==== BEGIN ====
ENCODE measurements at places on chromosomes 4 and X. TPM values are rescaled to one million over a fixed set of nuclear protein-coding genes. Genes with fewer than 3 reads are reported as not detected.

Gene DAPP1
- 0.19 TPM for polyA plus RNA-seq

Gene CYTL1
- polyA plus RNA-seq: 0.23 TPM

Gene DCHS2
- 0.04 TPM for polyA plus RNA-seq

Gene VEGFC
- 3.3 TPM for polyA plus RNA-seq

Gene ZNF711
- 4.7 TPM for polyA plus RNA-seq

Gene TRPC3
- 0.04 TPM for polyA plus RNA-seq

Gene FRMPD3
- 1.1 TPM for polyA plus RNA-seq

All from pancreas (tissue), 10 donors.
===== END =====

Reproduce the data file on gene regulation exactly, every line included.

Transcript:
ENCODE measurements at places on chromosomes 4 and X. TPM values are rescaled to one million over a fixed set of nuclear protein-coding genes. Genes with fewer than 3 reads are reported as not detected.

Gene DAPP1
- 0.19 TPM for polyA plus RNA-seq

Gene CYTL1
- polyA plus RNA-seq: 0.23 TPM

Gene DCHS2
- 0.04 TPM for polyA plus RNA-seq

Gene VEGFC
- 3.3 TPM for polyA plus RNA-seq

Gene ZNF711
- 4.7 TPM for polyA plus RNA-seq

Gene TRPC3
- 0.04 TPM for polyA plus RNA-seq

Gene FRMPD3
- 1.1 TPM for polyA plus RNA-seq

All from pancreas (tissue), 10 donors.